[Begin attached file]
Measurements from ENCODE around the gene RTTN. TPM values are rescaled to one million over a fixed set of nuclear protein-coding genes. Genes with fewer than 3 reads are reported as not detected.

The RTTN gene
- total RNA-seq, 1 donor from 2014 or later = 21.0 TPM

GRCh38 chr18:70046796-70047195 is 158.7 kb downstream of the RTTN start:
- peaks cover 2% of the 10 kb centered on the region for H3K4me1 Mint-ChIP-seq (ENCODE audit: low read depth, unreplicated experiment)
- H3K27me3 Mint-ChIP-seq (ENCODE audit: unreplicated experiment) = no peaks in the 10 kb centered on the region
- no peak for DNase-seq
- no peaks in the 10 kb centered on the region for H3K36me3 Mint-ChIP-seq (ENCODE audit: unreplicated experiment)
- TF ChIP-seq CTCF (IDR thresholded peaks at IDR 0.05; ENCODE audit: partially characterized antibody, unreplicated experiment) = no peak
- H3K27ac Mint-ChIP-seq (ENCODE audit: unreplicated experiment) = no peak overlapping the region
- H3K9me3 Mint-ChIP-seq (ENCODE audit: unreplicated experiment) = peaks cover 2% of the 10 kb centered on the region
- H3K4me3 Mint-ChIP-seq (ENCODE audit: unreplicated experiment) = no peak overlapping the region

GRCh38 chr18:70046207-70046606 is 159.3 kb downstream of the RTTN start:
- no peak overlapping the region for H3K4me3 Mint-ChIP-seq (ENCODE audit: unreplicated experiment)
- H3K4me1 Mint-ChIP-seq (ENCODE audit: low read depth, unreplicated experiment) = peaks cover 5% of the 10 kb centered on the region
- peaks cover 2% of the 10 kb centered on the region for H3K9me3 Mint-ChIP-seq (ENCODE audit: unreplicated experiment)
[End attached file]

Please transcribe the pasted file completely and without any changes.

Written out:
Measurements from ENCODE around the gene RTTN. TPM values are rescaled to one million over a fixed set of nuclear protein-coding genes. Genes with fewer than 3 reads are reported as not detected.

The RTTN gene
- total RNA-seq, 1 donor from 2014 or later = 21.0 TPM

GRCh38 chr18:70046796-70047195 is 158.7 kb downstream of the RTTN start:
- peaks cover 2% of the 10 kb centered on the region for H3K4me1 Mint-ChIP-seq (ENCODE audit: low read depth, unreplicated experiment)
- H3K27me3 Mint-ChIP-seq (ENCODE audit: unreplicated experiment) = no peaks in the 10 kb centered on the region
- no peak for DNase-seq
- no peaks in the 10 kb centered on the region for H3K36me3 Mint-ChIP-seq (ENCODE audit: unreplicated experiment)
- TF ChIP-seq CTCF (IDR thresholded peaks at IDR 0.05; ENCODE audit: partially characterized antibody, unreplicated experiment) = no peak
- H3K27ac Mint-ChIP-seq (ENCODE audit: unreplicated experiment) = no peak overlapping the region
- H3K9me3 Mint-ChIP-seq (ENCODE audit: unreplicated experiment) = peaks cover 2% of the 10 kb centered on the region
- H3K4me3 Mint-ChIP-seq (ENCODE audit: unreplicated experiment) = no peak overlapping the region

GRCh38 chr18:70046207-70046606 is 159.3 kb downstream of the RTTN start:
- no peak overlapping the region for H3K4me3 Mint-ChIP-seq (ENCODE audit: unreplicated experiment)
- H3K4me1 Mint-ChIP-seq (ENCODE audit: low read depth, unreplicated experiment) = peaks cover 5% of the 10 kb centered on the region
- peaks cover 2% of the 10 kb centered on the region for H3K9me3 Mint-ChIP-seq (ENCODE audit: unreplicated experiment)